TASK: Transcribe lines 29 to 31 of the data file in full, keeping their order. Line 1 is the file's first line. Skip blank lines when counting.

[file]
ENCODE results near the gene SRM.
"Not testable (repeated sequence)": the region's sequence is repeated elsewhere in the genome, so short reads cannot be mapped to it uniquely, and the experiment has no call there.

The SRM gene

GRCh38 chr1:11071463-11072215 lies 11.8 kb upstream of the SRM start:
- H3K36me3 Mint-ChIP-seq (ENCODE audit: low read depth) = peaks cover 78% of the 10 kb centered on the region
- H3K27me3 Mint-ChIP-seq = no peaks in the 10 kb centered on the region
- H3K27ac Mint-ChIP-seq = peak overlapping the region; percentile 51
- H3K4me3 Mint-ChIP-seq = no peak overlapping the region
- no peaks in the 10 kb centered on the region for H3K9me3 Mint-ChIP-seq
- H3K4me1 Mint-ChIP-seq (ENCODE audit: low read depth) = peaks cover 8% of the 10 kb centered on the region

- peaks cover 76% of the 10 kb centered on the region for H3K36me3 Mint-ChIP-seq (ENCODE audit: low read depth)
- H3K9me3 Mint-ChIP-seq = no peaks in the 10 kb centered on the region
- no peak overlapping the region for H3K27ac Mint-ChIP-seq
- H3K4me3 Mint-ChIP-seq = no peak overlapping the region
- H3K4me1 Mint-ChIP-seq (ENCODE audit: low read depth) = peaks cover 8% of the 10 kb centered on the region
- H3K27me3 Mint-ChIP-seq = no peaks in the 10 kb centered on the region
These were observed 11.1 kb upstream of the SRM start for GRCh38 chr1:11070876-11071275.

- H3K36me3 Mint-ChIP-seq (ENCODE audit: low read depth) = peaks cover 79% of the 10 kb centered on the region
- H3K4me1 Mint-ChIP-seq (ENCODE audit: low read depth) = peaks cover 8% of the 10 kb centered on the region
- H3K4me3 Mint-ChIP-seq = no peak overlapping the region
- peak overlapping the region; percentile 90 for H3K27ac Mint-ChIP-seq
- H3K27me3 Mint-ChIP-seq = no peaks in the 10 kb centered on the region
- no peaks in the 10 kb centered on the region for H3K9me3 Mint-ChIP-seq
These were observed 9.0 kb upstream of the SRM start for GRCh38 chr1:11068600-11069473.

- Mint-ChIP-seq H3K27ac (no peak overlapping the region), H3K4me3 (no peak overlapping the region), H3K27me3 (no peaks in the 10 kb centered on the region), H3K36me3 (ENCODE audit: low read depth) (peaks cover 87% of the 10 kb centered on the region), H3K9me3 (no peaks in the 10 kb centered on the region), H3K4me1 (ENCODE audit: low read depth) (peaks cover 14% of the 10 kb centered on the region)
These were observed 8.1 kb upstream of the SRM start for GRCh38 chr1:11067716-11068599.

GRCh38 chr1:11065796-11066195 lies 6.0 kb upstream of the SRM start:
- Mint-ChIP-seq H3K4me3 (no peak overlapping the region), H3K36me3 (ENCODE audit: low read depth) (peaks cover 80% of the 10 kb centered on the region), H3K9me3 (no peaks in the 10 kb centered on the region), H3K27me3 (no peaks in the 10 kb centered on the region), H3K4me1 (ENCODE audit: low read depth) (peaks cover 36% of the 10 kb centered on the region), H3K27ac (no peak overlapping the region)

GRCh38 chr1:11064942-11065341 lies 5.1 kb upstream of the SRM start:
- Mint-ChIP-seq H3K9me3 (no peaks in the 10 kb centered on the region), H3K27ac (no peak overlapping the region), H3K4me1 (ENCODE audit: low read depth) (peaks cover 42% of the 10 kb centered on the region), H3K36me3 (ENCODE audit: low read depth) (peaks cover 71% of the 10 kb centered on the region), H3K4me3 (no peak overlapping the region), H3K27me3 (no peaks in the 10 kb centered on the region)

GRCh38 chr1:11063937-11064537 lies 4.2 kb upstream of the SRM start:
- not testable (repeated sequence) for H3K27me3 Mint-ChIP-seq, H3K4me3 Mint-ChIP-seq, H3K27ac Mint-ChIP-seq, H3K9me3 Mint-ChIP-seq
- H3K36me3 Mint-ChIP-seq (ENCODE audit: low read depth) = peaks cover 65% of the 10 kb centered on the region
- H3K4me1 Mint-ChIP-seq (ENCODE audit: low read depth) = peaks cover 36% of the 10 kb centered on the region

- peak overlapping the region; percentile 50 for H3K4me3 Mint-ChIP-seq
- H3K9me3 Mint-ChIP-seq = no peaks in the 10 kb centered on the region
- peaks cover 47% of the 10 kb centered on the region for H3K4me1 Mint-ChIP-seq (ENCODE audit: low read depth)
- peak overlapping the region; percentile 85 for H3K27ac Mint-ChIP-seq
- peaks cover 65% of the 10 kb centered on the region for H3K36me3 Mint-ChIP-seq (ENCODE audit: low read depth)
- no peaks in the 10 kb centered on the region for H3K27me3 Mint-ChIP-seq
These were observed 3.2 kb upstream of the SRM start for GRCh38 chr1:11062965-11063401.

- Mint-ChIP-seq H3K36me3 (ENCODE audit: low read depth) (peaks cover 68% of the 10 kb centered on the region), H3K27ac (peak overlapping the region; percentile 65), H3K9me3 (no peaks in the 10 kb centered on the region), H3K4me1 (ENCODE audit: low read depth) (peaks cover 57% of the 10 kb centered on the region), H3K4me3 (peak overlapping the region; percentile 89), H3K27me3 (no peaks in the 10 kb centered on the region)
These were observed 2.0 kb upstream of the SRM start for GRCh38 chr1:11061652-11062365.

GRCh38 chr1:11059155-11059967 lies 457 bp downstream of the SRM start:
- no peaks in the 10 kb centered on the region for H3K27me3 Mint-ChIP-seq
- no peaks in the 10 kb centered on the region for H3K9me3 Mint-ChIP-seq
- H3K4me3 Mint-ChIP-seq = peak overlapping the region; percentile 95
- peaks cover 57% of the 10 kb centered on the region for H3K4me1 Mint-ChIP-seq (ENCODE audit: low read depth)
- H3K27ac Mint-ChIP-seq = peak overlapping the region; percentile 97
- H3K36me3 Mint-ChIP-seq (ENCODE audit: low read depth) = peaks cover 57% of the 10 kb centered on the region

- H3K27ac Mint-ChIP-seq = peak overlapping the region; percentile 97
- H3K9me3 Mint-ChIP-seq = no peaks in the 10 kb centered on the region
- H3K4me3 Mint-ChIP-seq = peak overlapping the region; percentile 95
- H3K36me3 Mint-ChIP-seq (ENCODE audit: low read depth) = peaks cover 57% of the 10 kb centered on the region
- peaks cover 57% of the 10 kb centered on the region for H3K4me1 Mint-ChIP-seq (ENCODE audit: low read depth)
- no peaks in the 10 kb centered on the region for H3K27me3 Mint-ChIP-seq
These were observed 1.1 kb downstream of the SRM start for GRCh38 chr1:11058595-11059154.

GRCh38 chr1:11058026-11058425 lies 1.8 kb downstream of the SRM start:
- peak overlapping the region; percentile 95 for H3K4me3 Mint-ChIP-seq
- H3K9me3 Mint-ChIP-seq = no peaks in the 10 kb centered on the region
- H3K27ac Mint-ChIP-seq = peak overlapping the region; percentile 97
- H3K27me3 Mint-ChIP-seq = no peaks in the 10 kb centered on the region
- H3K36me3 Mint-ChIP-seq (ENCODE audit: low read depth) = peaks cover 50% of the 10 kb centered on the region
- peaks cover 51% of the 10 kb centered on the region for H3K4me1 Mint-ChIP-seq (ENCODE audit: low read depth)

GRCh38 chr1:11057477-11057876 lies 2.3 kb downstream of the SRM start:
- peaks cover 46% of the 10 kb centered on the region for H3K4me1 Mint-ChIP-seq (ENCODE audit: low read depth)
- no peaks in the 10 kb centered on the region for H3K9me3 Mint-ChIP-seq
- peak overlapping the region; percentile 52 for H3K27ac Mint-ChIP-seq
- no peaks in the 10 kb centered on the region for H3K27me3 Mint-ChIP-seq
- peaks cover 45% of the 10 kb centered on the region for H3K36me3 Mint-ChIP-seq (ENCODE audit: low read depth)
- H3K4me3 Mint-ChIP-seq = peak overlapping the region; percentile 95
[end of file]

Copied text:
GRCh38 chr1:11064942-11065341 lies 5.1 kb upstream of the SRM start:
- Mint-ChIP-seq H3K9me3 (no peaks in the 10 kb centered on the region), H3K27ac (no peak overlapping the region), H3K4me1 (ENCODE audit: low read depth) (peaks cover 42% of the 10 kb centered on the region), H3K36me3 (ENCODE audit: low read depth) (peaks cover 71% of the 10 kb centered on the region), H3K4me3 (no peak overlapping the region), H3K27me3 (no peaks in the 10 kb centered on the region)

GRCh38 chr1:11063937-11064537 lies 4.2 kb upstream of the SRM start: